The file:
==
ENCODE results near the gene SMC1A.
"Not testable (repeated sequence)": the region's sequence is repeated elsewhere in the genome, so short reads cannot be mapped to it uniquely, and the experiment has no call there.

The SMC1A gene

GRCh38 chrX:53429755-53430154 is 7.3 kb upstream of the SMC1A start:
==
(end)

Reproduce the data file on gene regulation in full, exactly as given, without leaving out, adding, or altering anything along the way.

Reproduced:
ENCODE results near the gene SMC1A.
"Not testable (repeated sequence)": the region's sequence is repeated elsewhere in the genome, so short reads cannot be mapped to it uniquely, and the experiment has no call there.

The SMC1A gene

GRCh38 chrX:53429755-53430154 is 7.3 kb upstream of the SMC1A start: